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Thailand Issues Chinese New Year Health Safety Guidelines

Authorities are asking the Thai-Chinese community to be cautious while observing the Chinese New Year, with families and places asked to rigorously adhere to Ministry of Public Health regulations to minimize COVID-19 infections.

In the midst of the current COVID-19 transmissions and outbreaks, the Chinese New Year began yesterday (30 January). Thais of Chinese ancestry will be permitted to perform Chinese New Year rituals and customs and visit temples as usual this year, but they must adhere to COVID-19 preventive measures.

Because of the current Covid-19 situation, Chinese New Year activities in Bangkok’s Yaowarat neighborhood have been canceled, according to Government Spokesperson Thanakorn Wangboonkongchana.

Meanwhile, Prime Minister Gen Prayut Chan-o-cha is urging Thais to rigorously comply with minimum health protocols such as social distancing, wearing of facemask, and other preventative measures throughout the three days of the Chinese New Year.

Stores in Thailand are advised to provide alcohol gel dispensers during Chinese New Year holidays.

Visitors attending religious Chinese New Year ceremonies are still permitted to visit shrines and places of worship, with everyone obliged to strictly comply with Universal Protection procedures.

Venues are also required to follow COVID Free Setting rules and appoint personnel to enforce measures meant to prevent coronavirus transmissions and lessen the adverse effects of incense smoke.

Officials from the Department of Health visited the Yaowarat neighborhood in Bangkok’s Samphanthawong district to meet with local business owners and residents to discuss COVID safety requirements for the Chinese New Year.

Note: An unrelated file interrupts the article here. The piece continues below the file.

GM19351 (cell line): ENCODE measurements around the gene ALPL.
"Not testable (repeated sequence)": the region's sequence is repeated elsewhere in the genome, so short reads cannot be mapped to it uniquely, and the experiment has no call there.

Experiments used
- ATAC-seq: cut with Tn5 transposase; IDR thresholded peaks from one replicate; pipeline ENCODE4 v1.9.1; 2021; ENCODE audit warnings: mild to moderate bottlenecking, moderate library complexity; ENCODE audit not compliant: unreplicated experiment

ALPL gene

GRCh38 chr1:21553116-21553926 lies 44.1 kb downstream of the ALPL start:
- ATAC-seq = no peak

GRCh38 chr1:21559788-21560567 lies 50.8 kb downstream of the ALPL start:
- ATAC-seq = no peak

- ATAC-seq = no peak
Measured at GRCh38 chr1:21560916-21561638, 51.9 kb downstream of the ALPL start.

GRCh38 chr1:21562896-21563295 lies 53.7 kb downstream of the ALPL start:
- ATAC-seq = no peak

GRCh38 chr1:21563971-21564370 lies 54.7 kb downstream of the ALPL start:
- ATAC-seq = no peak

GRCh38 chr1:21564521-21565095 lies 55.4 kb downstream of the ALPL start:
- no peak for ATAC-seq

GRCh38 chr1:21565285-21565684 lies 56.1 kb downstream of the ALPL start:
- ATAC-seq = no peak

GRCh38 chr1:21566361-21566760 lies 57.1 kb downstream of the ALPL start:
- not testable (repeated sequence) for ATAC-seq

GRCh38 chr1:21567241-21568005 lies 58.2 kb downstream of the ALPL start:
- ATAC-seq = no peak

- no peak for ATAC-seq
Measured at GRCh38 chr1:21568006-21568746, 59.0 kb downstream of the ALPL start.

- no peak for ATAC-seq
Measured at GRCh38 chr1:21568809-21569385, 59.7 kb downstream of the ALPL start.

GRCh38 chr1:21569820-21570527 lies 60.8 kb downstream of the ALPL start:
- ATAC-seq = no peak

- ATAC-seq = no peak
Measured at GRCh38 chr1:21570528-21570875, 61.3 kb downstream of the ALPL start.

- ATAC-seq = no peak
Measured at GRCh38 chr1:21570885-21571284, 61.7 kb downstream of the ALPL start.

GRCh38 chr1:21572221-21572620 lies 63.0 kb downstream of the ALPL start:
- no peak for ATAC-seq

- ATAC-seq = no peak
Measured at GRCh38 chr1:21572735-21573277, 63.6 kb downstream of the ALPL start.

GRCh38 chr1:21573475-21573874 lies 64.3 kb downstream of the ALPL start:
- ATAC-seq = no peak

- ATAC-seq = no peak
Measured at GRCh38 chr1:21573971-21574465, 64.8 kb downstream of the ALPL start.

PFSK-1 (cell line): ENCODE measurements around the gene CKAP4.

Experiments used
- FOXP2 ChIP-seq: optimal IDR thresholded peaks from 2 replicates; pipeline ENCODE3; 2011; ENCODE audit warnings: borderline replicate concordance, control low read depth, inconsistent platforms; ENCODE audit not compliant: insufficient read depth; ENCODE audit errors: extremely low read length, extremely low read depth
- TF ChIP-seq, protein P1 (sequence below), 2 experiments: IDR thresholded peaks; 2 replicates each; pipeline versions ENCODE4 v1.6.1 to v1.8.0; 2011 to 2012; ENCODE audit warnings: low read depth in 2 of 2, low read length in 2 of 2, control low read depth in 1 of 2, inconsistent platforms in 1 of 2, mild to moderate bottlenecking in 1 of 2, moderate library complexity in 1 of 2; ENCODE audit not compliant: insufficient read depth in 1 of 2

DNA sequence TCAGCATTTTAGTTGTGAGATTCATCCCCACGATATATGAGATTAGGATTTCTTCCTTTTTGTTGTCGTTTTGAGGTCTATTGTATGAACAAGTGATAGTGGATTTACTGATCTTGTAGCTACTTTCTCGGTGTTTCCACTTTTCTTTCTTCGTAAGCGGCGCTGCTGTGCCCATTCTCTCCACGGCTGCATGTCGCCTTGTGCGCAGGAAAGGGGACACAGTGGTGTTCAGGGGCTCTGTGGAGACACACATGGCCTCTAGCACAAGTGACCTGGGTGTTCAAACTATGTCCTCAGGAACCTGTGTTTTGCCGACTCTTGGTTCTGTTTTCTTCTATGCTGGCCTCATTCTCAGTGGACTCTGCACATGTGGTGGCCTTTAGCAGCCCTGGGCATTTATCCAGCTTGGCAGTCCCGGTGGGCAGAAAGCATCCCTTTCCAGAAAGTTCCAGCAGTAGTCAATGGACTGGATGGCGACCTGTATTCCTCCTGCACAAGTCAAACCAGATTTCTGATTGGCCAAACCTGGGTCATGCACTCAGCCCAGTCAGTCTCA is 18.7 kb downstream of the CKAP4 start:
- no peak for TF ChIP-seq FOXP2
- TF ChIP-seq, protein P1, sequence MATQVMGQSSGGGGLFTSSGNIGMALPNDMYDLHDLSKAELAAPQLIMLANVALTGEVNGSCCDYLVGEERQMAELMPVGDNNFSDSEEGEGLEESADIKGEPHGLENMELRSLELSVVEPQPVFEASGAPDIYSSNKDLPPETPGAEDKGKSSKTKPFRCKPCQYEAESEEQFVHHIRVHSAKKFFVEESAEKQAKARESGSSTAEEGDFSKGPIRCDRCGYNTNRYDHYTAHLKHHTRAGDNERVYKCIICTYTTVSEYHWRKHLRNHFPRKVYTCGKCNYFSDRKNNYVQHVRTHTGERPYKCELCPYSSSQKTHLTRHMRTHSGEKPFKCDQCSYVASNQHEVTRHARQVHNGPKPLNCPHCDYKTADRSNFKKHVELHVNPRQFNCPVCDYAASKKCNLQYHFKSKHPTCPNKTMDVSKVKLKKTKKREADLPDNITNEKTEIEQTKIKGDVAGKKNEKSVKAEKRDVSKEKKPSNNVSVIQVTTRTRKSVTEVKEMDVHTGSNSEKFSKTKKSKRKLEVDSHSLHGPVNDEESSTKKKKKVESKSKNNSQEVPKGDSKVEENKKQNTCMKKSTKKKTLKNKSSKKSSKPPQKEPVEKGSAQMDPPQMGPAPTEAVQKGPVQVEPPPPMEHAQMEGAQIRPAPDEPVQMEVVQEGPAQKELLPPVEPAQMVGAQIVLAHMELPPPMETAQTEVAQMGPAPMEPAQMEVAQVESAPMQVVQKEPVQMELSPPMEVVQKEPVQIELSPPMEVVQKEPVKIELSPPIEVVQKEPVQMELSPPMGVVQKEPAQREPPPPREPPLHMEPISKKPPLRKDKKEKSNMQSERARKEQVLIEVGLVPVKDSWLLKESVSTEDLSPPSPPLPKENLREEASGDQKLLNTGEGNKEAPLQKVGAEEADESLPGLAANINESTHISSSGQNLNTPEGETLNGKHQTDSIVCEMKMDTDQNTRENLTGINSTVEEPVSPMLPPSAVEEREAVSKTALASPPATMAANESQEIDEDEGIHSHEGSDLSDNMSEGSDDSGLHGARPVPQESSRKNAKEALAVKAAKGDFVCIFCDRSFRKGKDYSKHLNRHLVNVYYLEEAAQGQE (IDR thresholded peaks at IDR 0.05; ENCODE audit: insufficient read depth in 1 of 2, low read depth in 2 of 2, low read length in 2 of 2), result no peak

Reduce the risk of infection during Chinese New Year

During the Chinese New Year season, food safety practices must be implemented on the day of spending, day of worship, and day of relaxation, according to Dr Suwannachai Wattanayingcharoenchai, director-general of the Department of Health, as he urged the public. Buyers should also make certain that the ducks and chickens are fresh and also that the reddish color of the pork is natural.

To decrease the level of PM2.5 airborne dust particles, Chinese New Year festival-goers are recommended to use shorter incense sticks and put them out sooner than normal. High-quality silver and gold joss paper should be used, and the amount burnt should be decreased. Paper ash and used incense sticks should also be separated from regular rubbish. Furthermore, face masks are required to be worn at all times during ceremonies, and Universal Prevention measures for COVID safety should be strictly followed. Dr. Suwannachai also recommended that restaurants, food stores, and shrine canteens take safeguards against food and waterborne illnesses such as diarrhea, in addition to observing minimum COVID-19 health protocols.

Restaurants, food stores, and shrine canteens are urged to take safeguards against food and waterborne illnesses during Chinese New Year.
Restaurants, food stores, and shrine canteens are urged to take safeguards against food and waterborne illnesses during Chinese New Year.

Athittaya Chokkitmanatchai, Director of the Samphanthawong District Office, stated that officials from her department have been advising local merchants of Chinese New Year products on how to minimize coronavirus transmission. She also mentioned that businesses have been following illness control procedures, with all salespeople wearing masks and providing alcohol gel dispensers in their stores for customers to use. Officials have established that food products at Leng-Buai-Ia market, which is popular with district consumers, stay fresh and sanitary, and screening stations, as well as alcohol gel dispensers, have been installed.



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